In the high-tech world, divergence devices have been spectacular successes. But convergence devices, for the most part, have been spectacular failures.
The first MP3 players (the Diamond Rio, for example) were flash-memory units capable of holding only 20 or 30 songs. The first iPod, on the other hand, had a hard drive and could hold thousands of songs. Now there were two types of MP3 players, a classic example of divergence at work.
The first computer was a mainframe computer, followed by the minicomputer, the desktop computer, the laptop computer, the handheld computer, the server and other specialty computers. The computer didn't converge with another device. It diverged.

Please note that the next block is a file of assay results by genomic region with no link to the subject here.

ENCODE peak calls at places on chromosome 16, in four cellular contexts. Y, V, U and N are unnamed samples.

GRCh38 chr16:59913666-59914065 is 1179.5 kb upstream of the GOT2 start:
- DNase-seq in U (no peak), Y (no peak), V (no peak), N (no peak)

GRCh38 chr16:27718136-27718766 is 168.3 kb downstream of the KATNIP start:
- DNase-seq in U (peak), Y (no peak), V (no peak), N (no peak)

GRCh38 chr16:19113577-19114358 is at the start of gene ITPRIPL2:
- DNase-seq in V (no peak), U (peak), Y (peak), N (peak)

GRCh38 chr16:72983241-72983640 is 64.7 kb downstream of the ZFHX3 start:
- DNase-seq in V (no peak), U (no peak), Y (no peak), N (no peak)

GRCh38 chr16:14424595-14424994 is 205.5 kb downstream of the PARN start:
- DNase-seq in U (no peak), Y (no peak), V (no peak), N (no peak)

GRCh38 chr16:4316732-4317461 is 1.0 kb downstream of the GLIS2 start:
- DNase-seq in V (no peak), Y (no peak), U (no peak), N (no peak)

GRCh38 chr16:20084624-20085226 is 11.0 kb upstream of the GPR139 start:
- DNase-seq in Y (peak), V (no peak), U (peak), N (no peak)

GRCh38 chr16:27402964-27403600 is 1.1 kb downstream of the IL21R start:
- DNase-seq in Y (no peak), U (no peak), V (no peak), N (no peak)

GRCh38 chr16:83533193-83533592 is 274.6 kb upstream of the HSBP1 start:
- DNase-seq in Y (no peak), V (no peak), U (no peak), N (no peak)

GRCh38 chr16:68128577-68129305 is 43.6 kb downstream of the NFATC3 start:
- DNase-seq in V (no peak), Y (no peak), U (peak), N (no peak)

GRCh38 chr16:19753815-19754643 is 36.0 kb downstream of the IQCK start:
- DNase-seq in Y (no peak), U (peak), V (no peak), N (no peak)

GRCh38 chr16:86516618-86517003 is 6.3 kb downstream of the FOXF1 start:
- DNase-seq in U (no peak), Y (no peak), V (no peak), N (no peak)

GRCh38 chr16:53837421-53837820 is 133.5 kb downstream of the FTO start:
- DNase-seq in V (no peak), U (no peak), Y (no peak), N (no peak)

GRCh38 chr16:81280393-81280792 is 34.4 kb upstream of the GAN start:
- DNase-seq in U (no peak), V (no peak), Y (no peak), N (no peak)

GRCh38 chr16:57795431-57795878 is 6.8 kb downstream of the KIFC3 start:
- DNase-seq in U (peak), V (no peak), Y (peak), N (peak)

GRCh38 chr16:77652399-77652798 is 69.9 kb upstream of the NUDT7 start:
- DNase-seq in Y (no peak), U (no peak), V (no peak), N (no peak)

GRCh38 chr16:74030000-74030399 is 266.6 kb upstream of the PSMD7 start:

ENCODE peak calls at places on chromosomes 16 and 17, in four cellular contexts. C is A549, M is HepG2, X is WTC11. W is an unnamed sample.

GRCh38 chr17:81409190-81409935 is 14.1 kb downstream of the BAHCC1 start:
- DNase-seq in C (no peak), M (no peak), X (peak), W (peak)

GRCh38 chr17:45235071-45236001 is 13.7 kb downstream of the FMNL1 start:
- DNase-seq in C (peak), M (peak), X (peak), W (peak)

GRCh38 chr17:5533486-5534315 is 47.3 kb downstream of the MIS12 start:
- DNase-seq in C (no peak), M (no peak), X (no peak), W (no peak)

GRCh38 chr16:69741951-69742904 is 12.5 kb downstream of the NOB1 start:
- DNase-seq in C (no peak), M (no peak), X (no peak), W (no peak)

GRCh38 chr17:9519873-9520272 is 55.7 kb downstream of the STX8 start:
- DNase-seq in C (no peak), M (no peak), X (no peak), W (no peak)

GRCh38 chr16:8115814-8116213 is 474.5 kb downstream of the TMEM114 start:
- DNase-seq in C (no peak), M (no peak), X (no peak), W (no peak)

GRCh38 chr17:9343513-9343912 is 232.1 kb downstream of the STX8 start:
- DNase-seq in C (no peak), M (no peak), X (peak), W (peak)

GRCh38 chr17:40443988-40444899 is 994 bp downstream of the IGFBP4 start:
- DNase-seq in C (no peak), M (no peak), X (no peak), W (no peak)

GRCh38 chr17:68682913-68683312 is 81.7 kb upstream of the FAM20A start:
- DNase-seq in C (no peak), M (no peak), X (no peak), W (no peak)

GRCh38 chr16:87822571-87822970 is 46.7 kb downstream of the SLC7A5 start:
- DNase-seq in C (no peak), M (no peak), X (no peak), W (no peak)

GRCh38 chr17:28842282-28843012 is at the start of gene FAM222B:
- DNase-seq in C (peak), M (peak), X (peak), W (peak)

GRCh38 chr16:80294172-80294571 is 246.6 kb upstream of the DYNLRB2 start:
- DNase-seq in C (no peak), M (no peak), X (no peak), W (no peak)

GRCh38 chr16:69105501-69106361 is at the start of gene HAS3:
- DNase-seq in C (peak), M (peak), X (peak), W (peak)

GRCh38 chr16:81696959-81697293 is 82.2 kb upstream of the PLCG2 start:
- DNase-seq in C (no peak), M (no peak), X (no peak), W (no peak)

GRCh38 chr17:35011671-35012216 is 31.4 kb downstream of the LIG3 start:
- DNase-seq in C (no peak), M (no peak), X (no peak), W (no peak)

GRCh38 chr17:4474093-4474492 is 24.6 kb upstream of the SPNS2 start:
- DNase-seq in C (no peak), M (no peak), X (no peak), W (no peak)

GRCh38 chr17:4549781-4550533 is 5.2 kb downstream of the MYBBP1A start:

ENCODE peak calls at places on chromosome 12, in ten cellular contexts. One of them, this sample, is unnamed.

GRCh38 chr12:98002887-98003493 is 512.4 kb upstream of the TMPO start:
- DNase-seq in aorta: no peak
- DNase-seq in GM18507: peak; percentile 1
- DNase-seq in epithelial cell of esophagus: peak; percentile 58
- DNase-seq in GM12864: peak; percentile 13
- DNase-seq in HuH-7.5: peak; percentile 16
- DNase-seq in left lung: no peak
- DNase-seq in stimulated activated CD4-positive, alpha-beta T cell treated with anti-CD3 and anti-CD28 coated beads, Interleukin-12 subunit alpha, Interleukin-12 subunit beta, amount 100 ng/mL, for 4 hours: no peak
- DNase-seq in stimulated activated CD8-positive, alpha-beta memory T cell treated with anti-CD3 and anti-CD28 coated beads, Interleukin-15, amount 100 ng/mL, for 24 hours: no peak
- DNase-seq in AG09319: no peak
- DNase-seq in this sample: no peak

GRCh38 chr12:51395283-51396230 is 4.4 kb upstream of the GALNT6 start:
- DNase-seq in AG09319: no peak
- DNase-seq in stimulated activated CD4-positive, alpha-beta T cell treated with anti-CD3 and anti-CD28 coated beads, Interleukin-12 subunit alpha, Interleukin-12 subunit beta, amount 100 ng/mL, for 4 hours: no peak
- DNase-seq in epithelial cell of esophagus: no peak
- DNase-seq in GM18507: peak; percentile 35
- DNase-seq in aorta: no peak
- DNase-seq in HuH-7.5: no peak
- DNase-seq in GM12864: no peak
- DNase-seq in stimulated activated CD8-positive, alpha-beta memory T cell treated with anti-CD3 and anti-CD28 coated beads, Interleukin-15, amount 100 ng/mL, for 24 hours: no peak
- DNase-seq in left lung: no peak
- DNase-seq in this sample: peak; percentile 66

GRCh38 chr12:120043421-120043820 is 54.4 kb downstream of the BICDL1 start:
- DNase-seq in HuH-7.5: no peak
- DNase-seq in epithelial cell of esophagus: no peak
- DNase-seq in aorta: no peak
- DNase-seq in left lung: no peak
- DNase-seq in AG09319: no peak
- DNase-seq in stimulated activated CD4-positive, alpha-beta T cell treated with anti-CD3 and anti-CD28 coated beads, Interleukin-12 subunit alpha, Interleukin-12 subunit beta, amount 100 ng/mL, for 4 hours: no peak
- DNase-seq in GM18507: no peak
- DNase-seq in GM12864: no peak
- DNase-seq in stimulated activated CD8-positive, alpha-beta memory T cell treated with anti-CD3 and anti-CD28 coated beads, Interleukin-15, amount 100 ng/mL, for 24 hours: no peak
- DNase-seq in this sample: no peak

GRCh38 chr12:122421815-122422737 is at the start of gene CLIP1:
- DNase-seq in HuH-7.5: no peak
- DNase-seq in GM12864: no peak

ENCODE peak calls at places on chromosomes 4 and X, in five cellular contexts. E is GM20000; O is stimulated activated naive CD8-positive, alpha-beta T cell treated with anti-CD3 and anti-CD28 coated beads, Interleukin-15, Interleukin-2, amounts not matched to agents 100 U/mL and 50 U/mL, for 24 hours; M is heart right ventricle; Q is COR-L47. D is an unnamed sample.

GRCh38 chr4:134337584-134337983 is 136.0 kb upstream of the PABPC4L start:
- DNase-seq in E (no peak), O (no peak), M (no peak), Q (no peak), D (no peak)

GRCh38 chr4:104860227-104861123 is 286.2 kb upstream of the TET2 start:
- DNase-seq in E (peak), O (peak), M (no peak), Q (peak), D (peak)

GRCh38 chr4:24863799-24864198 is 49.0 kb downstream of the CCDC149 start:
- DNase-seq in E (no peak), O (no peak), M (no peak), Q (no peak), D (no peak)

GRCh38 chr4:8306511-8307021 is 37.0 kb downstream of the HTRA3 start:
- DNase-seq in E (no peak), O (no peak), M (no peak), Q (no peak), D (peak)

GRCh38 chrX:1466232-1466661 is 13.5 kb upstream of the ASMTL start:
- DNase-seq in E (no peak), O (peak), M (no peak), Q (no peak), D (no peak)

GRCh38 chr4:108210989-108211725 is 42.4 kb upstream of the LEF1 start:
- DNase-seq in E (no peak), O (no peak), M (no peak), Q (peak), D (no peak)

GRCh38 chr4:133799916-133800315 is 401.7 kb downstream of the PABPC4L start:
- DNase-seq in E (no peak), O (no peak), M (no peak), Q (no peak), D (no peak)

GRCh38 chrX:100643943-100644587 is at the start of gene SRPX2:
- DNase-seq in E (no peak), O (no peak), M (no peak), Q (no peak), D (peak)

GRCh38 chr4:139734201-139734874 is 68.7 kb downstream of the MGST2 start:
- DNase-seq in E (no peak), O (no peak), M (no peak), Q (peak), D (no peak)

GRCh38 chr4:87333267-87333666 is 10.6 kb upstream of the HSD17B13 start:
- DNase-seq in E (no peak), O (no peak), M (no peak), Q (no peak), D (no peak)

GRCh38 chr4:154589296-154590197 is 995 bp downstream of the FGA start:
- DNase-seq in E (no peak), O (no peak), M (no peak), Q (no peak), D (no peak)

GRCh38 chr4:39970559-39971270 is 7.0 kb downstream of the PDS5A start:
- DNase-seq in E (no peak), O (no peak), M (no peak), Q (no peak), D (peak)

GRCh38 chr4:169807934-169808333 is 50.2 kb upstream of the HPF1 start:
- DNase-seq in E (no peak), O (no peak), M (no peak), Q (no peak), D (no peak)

When the cellphone was first introduced, it was called a "car phone" because it was too big and heavy to lug around. You might have thought it would eventually converge with the automobile. It did not. Instead it diverged and today we have many types of cellphones.
... a host of other divergence devices that have been enormously successful: the digital camera, the plasma TV, the wireless e-mail device, the personal video recorder, the GPS navigation device.
And an entertaining defense of the Apple Phone:
As comedian Ricky Gervais recently put it in one of his stand-up routines, we don't need to be able to take a piss in the washing machine because we've already got toilets. Yet, every time I pack my iPod, phone, BlackBerry and laptop into my travel bag, along with all their various chargers, I find myself wishing I had one mobile device. Call me irrational, but I'm willing to believe the iPhone might be the one.